Achieving a Diagnosis
For many people living with a rare disease, getting a diagnosis can be a long, stressful experience that can take years. Navigating the healthcare system for months or years in search of a diagnosis can leave a person feeling frustrated and exhausted from a seemingly never-ending quest for answers.
There are several reasons why a rare disease can be difficult to diagnose. Many primary care physicians, and even some specialists, are often unfamiliar with the variety of symptoms that can be associated with rare diseases. Also, some rare diseases have nonspecific symptoms, such as weakness, pain, or dizziness. These symptoms can be misdiagnosed as more common conditions.
Also, because more than 80% of rare diseases have a genetic cause, genetic testing is often the only way a definite diagnosis can be made. However, if a physician does not include genetic testing as part of the diagnostic process, the diagnosis may be missed.
Achieving an accurate diagnosis is the first step in finding the right treatment and improving care for people with rare diseases and their families. However, delays in diagnosis can lead to inappropriate management of a rare disease and disease progression. Also, a misdiagnosis can lead to interventions that are not appropriate for the underlying disease or condition.
A correct diagnosis ensures that people with rare diseases receive the clinical care and counseling appropriate for their disease. Also, a diagnosis removes a significant psychological weight from those who have been struggling with a long diagnostic odyssey. It also gives people and families affected by a rare disease the chance to connect with a rare disease community. Improving the diagnostic journey for people with rare diseases is an important area of focus for rare disease patient advocacy organizations.
Finding a Clinic or Diagnostic Program
Help and resources are available for people who are currently searching for a diagnosis.
Some simply have not been referred to the correct specialist, while others have a disease that is either unknown to the medical community or does not yet have a known test.
Finding a clinic or diagnostic program that specializes in undiagnosed patients is an important way to connect with specialists who have expertise in diagnosing rare disorders.
The Undiagnosed Diseases Network (UDN)
The Undiagnosed Diseases Program (UDP) at the University of Alabama at Birmingham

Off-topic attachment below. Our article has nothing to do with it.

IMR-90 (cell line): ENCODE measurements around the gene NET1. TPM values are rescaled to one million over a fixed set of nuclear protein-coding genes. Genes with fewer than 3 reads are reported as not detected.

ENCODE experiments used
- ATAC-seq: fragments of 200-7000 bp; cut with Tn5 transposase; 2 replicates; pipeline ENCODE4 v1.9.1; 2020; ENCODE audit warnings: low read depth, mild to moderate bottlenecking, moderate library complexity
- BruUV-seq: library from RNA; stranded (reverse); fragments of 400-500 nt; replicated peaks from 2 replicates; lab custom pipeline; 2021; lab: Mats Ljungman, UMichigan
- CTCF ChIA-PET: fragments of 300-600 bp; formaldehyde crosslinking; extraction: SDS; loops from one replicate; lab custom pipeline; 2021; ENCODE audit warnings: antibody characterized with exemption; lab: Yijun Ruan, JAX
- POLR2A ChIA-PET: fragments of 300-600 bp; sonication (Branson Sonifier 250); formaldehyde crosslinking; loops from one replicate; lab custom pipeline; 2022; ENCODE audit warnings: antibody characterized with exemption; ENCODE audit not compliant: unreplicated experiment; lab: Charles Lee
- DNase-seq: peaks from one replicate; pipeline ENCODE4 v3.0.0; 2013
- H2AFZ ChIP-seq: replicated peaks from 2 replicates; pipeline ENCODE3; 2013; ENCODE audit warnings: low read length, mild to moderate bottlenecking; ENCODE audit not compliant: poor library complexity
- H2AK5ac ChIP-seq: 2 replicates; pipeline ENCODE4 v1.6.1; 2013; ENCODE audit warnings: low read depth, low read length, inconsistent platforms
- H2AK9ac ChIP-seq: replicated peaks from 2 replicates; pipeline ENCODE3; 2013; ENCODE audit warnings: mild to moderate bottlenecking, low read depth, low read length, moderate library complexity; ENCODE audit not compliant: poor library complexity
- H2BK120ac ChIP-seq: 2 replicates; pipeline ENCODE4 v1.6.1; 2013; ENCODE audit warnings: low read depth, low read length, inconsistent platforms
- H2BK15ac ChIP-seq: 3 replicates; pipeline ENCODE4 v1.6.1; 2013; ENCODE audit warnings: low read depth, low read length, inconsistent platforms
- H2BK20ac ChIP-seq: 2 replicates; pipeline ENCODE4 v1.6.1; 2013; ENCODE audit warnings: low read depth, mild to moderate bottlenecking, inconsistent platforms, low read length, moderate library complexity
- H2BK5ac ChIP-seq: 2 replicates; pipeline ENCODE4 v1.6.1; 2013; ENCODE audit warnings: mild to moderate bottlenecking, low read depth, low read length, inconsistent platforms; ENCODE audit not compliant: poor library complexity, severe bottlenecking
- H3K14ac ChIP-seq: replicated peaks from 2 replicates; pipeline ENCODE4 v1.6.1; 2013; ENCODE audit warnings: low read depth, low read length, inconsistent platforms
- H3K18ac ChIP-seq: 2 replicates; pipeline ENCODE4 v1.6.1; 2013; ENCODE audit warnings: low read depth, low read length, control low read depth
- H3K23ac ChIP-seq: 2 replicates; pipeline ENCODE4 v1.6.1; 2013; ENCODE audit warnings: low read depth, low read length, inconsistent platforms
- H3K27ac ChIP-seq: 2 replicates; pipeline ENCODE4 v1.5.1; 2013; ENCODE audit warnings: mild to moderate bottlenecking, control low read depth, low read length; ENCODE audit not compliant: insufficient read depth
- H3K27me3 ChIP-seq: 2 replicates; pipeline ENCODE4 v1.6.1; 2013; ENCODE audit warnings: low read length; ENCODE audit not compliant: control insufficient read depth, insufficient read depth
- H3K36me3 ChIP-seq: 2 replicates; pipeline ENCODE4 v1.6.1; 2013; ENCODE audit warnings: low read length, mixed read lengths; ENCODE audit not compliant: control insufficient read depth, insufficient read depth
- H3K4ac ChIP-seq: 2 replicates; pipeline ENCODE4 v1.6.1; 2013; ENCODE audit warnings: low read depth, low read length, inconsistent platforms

Smith Family Clinic for Genomic Medicine
The Undiagnosed Disease Registry
Role of Genetic Testing and Genome Sequencing
Because a high percentage of rare diseases have a genetic component, most undiagnosed patients benefit from evaluation at a clinical genetics center where they can receive genetic testing (for a search tool to locate clinical genetics centers in the U.S., please visit the American College of Medical Genetics and Genomics website at: https://clinics.acmg.net.)
Genetic testing involves examining a person’s DNA, the structure in cells that carries the genetic code. This testing can reveal variants, or changes, in genes that can help to diagnose some rare diseases.
Genetic tests can be performed on samples of blood, skin, saliva, or other tissue. These tests can help to confirm a rare disease diagnosis and identify treatment options, including clinical trials. Most genetic tests focus on examining one gene at a time, based on a clinician’s judgement of the most likely cause for a person’s condition.
Although genetic testing often provides a diagnosis, it may be difficult to predict which of the approximately 22,000 genes in the human genome is the cause of a person’s condition.
Alabama Genomic Health Initiative
Most clinical genetics centers and diagnostic programs offer teams of experienced physician medical geneticists and genetic counselors who can help families learn more about genetic testing and provide support to assist in adjusting to a new diagnosis.
This genetics professional team can help families determine whether genetic testing is appropriate and provide information about interpretation of a genetic test. Services can include:
- Providing information about how a genetic disease can be passed through families and determining your risk of having children with the disease
- Explaining the testing options available and discussing the benefits and limits of genetic testing
- Providing information about specific tests that are available for prenatal and preimplantation genetic diagnosis
- Interpreting and explaining the results of genetic testing
- Implementing a management plan based on a genetic diagnosis